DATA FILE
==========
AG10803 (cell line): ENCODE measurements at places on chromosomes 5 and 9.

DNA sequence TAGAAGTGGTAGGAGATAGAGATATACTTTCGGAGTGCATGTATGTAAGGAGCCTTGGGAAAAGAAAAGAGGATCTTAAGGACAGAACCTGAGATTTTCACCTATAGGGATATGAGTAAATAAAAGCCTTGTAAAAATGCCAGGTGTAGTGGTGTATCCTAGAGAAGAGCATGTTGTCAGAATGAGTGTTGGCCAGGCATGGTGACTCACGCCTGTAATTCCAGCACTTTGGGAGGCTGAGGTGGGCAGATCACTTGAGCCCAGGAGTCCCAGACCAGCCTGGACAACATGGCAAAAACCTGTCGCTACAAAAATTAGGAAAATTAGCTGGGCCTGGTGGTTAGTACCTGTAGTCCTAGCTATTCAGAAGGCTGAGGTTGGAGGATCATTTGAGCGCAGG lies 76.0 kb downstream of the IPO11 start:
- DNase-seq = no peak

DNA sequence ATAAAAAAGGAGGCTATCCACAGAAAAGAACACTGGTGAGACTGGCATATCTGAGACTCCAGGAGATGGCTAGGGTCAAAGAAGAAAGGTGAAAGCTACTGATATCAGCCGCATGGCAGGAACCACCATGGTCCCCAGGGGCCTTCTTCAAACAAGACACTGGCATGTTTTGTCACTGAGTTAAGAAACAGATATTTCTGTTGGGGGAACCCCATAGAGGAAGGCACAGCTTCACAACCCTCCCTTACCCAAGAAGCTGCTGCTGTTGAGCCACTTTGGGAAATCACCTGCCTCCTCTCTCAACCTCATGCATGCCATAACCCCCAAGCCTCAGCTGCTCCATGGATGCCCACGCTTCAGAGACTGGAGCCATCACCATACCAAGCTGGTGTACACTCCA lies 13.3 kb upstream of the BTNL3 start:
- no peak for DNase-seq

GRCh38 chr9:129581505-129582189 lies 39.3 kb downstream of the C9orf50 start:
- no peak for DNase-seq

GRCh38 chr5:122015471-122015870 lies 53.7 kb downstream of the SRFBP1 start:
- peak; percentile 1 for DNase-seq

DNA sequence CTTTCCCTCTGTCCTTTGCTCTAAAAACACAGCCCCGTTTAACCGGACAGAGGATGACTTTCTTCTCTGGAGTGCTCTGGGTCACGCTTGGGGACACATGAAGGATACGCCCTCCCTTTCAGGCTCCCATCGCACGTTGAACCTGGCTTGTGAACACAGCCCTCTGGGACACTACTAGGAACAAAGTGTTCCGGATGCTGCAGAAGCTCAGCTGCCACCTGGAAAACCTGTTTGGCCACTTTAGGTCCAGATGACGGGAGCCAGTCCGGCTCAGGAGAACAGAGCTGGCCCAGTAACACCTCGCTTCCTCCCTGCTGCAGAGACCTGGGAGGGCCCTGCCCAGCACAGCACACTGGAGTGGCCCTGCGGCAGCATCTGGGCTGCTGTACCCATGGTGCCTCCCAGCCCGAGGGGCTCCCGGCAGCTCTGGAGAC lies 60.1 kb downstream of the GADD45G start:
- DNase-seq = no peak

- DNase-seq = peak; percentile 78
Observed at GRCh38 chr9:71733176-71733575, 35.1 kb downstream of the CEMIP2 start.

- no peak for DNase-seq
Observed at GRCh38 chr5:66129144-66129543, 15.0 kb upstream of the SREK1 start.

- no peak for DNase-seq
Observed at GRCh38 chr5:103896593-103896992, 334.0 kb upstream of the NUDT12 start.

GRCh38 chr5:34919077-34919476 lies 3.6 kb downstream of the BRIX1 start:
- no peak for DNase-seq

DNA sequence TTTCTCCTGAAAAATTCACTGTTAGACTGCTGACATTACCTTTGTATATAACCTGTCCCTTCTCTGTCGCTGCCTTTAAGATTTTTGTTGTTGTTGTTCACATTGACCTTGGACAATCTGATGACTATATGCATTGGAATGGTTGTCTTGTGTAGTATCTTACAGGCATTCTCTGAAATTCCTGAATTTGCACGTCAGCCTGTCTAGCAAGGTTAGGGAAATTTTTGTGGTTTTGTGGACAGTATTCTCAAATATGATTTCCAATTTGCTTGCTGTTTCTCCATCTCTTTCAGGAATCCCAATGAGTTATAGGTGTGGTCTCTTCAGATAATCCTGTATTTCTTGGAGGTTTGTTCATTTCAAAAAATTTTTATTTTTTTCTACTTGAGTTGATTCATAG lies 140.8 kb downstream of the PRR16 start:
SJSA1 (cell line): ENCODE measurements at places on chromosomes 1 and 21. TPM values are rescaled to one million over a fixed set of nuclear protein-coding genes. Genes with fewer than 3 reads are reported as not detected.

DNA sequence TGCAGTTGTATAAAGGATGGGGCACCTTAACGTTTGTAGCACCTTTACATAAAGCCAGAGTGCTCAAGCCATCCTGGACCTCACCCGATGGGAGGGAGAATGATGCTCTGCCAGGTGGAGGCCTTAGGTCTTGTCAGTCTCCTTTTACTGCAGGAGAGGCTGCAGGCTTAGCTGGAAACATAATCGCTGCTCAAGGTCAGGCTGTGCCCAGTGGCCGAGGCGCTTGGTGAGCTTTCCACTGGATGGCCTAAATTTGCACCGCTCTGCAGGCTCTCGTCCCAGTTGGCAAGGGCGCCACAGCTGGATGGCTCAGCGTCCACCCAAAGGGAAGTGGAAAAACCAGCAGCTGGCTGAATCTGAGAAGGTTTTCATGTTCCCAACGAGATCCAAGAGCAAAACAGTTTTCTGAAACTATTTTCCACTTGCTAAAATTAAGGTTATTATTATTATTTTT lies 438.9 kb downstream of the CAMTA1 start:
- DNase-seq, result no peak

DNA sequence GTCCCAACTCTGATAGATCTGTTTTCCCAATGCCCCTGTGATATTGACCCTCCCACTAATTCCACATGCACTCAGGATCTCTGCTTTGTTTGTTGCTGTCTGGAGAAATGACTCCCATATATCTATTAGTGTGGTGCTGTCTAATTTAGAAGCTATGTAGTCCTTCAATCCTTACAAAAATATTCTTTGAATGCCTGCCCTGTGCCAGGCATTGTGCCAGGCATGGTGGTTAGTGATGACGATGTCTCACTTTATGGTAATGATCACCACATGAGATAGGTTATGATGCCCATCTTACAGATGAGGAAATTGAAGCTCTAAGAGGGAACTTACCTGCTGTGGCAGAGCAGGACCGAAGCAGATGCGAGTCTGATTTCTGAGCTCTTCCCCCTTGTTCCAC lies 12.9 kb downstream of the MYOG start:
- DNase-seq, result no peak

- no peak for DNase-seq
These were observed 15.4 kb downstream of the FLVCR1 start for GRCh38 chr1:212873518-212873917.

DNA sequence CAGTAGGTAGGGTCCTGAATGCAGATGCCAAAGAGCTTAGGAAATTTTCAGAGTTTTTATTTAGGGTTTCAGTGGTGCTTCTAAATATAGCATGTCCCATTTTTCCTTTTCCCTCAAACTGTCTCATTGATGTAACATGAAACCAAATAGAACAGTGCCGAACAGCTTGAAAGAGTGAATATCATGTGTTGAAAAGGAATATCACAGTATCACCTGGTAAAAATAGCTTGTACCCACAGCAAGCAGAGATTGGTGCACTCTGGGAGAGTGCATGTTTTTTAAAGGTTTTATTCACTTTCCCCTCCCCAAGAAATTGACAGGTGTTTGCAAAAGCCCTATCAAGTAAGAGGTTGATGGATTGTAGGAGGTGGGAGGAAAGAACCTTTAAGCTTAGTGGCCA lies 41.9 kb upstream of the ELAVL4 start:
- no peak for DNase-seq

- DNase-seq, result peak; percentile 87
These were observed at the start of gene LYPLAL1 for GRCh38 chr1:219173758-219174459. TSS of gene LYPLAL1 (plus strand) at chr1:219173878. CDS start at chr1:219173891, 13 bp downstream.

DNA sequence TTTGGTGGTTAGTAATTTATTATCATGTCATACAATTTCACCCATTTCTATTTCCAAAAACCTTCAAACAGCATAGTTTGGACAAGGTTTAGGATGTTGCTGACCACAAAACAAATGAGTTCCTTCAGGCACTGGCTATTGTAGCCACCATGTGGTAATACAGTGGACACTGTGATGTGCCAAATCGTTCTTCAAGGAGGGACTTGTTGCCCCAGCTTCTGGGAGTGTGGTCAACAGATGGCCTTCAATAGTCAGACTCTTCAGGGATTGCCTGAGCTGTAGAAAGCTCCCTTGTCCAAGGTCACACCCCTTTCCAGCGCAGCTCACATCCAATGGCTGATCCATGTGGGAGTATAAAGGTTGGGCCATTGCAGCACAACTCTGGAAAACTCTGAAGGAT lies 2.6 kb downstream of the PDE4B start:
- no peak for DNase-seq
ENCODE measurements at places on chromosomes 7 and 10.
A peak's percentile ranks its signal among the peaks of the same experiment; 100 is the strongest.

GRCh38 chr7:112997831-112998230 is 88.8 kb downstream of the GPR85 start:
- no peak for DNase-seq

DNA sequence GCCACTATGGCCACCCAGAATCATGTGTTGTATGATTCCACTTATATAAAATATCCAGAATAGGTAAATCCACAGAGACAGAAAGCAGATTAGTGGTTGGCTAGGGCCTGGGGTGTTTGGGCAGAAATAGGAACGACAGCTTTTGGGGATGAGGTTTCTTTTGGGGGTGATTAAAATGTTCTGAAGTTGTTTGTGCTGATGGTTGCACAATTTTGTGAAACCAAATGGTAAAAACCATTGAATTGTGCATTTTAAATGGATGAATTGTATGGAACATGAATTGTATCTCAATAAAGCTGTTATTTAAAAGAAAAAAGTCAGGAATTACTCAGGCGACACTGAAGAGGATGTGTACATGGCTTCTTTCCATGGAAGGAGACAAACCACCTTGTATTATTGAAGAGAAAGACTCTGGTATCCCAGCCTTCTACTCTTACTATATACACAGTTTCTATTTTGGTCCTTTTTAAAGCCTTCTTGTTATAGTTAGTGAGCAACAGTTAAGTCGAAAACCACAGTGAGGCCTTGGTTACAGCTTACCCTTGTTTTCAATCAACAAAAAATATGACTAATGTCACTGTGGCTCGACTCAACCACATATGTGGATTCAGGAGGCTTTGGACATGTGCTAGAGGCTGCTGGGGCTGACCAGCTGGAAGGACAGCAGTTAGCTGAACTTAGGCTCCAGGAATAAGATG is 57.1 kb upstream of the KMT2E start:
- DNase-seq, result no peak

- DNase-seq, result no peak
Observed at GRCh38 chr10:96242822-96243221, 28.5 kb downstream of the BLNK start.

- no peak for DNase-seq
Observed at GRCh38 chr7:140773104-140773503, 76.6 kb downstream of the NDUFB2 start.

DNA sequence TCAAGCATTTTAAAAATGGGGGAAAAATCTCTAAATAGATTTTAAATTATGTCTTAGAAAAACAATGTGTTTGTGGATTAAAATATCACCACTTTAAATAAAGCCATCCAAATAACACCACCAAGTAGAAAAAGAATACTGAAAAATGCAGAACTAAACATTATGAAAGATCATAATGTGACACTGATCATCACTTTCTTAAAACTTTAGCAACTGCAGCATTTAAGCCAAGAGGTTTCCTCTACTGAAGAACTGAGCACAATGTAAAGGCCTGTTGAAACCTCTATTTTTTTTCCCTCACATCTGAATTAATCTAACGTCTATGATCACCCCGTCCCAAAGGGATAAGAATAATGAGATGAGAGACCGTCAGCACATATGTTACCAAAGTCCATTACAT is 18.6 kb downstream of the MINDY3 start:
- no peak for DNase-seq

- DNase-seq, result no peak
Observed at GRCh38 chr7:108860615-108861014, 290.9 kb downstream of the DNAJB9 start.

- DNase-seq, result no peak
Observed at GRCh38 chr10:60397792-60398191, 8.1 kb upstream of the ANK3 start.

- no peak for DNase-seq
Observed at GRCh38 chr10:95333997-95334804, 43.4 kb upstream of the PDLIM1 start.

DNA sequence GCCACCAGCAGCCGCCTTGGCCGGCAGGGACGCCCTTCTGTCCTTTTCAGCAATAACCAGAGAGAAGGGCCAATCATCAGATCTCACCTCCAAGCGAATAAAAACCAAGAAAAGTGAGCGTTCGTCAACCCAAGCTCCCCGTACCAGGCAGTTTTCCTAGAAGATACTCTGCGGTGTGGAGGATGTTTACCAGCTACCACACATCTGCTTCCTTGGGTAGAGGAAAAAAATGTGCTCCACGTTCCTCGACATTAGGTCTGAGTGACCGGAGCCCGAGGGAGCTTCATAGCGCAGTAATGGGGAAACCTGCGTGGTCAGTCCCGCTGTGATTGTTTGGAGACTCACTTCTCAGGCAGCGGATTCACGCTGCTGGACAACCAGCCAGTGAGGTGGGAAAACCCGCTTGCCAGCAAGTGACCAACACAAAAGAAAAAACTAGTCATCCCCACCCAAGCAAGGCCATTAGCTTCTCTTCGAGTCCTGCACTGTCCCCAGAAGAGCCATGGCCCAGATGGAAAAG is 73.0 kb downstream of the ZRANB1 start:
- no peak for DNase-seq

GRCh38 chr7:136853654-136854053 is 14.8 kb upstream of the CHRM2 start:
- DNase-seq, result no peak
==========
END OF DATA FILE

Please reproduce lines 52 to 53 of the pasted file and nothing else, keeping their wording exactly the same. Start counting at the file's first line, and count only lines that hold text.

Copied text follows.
DNA sequence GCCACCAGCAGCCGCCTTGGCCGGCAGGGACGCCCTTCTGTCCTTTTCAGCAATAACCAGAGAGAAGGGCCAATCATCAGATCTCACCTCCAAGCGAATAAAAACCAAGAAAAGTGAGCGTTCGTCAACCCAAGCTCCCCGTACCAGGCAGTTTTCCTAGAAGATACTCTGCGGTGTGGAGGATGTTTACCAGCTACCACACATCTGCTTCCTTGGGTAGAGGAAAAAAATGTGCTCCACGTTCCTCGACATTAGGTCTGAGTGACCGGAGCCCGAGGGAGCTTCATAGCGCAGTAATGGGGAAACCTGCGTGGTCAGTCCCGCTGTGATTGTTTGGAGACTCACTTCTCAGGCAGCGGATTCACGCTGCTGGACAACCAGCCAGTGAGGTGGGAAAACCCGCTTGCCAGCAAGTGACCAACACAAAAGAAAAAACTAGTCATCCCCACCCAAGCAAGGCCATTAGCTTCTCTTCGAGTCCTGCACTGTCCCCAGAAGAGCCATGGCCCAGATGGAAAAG is 73.0 kb downstream of the ZRANB1 start:
- no peak for DNase-seq